Clair “Bud” Wayne Hewitt, 89, a retired electrician, was born to heaven on the wings of the angels on Wednesday, March 5, 2008, at Northern Montana Hospital in Havre after a long illness.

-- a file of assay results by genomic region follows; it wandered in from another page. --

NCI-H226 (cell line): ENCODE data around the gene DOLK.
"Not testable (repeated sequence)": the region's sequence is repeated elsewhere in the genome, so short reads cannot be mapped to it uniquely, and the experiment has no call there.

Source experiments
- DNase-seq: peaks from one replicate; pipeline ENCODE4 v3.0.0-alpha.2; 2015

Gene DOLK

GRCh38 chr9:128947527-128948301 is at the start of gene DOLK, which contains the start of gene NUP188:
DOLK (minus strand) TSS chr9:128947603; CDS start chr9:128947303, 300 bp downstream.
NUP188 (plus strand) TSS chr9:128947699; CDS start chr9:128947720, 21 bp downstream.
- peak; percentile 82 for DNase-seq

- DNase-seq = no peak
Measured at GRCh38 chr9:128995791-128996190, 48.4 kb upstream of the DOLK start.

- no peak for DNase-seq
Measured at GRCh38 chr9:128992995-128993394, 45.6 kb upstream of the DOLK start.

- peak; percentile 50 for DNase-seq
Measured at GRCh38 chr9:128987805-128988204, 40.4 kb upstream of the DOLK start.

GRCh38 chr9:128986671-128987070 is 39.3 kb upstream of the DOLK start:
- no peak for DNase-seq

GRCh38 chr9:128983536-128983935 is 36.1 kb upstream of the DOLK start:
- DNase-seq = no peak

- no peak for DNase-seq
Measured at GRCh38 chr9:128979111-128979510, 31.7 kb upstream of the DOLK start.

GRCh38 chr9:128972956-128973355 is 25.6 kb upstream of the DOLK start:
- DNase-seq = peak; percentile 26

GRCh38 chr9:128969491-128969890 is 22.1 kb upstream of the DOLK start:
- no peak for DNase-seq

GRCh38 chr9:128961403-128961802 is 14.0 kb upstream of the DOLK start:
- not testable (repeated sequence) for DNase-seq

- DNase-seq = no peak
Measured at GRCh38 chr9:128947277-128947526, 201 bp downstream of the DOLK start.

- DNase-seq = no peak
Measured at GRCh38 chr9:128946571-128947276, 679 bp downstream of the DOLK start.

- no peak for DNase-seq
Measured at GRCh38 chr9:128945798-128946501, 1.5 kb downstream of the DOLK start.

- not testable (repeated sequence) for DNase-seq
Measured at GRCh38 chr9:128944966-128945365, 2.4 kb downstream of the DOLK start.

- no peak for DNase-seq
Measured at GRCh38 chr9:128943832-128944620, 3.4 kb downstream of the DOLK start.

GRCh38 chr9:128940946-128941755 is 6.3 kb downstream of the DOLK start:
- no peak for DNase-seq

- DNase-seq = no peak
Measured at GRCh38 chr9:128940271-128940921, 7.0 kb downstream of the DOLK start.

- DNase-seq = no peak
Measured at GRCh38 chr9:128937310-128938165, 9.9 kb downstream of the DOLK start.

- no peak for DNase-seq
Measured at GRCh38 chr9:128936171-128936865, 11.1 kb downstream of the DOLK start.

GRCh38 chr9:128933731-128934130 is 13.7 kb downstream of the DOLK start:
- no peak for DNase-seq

Bud was a quiet, introspective man whose unassuming ways belied a life filled with adventure, good times and honest hard work. As he often told his family in his later years, “I’ve had a good life!” And that he did, always reaching for the most life had to offer. A memorial service with military honors is scheduled for 11 a.m. Wednesday, March 12, 2008, at the American Lutheran Church in Harlem. Edwards Funeral Home in Chinook is in charge of the arrangements. Bud was born to Benjamin Franklin Hewitt and Emma Catherine Hewitt on February 4, 1919, in Trent, S.D. After a short time in Appleton, Minn., the Hewitt family moved to the family farm and home of his youth in Holland, Minn. At the age of 16 the adventurous Bud left home to follow his passion for horseracing. Being slight of build, Bud jockeyed race horses throughout the United States. As he matured and became too large to be a jockey, Bud became a race horse trainer for countless horses seeking racing fame in the years before World War II. One of Bud’s more memorable experiences occurred on the racing circuit at the Santa Anita raceway in California where his horse was stabled next to the famed “Seabiscuit.” Bud often commented on the intelligence and determination he sensed in that horse, which spoke volumes about a quiet and intuitive man who garnered much from animals and people alike with only his heart. In 1941 Bud received his draft notice and hastened off to serve his country in World War II, first with the 13th Coast Artillery and later when he volunteered to be part of the first Seabees units dispatched to the island of Bora Bora in the South Pacific to protect the Naval strategic fuel storage facility. It was there where he volunteered for a new assignment as a pilot without any prior flight training; he trained, studied and tested to fly with the Army Air Corps. He was accepted into an elite flying unit of the 157th Liaison which was deployed to Luzon, Philippines, and consisted of only 12 pilots known as the “Flying Sergeants.” These men flew dangerous reconnaissance missions into enemy territory and rescued wounded soldiers from the front lines in their single seat Stinson L-5 Sentinel aircraft. Bud served his country in that capacity in the South Pacific until the end of the war. He left a decorated war hero and still holds the record for the longest overwater flight in his L-5 at over 880 miles in 7 hours, 48 minutes from Luzon to Yonton airfield in Okinawa. In 1947 Bud met Ardis Evelyn Thomsen, who was a flight student of his in Lake Benton, Minn. Ardis became his wife that same year and was the love of his life. They flew together, lived together and worked together for almost 61 years. Following their marriage Bud attended Worthington Junior College in Minnesota where he obtained a degree. Next he attended Coyne electrical school in Chicago, where he obtained an electrical degree. Bud also earned his aircraft and engine license for aircraft mechanics as well. During this time, Bud made a living for himself and his family, which now also included two little daughters, Roberta and Merrilyn, by crop spraying and aviation mechanics. In 1955 Bud, Ardis and family pulled up stakes and came to live in Harlem where he crop sprayed, farmed briefly and finally took up his permanent trade as an electrician. It was in Harlem where their third daughter, Cynthia, was born and where they finally made their home. Bud retired from the electrical trade at the age of 80, however, he renewed his license that year by exam just to prove he could. It expired in 2003 as one of the oldest electrical licenses in Montana. Bud and Ardis were active members of the American Lutheran Church in Harlem and the Montana Electrical Contractors Association. Bud was also a lifelong member of the Harlem VFW Post #4744. Bud enjoyed living; he appreciated intelligence and attention to detail and honest hard work. His mind was never at rest, always pondering his next project and studying new technologies with intrigue. He loved to dance, to laugh and spend time with his family. Friends he made throughout his life were definitely friends for life. Bud was preceded in death by his parents, Ben and Emma Hewitt; an older brother, Neal Hewitt, and a special uncle, Beany Hewitt of Harlem. Bud is survived by his wife of nearly 61 years Ardis; his three daughters, Roberta (George) Brekke of Harlem, Merrilyn (Allen) Billmayer of Hogeland and Cindy (Max) Erickson of Havre; his seven grandchildren, Corey Brekke of Missoula, Adam (Shawna) Billmayer of Hogeland, Natalie (Darrel) Hannum of Havre, Aimee (P.J.) Timmons of Whitefish, Andrew Brekke of Havre, Ben Erickson and Michael Erickson of Havre. He also has 11 great grandchildren: Tristan, Ella, Sarah and Trent Billmayer, Marshall and Emily Hannum, and Kaytlin, Andrew, Macy, Emma and Matthew Timmons. Memorials are suggested to the American Lutheran Church in Harlem or to the charitable organization of one’s choice.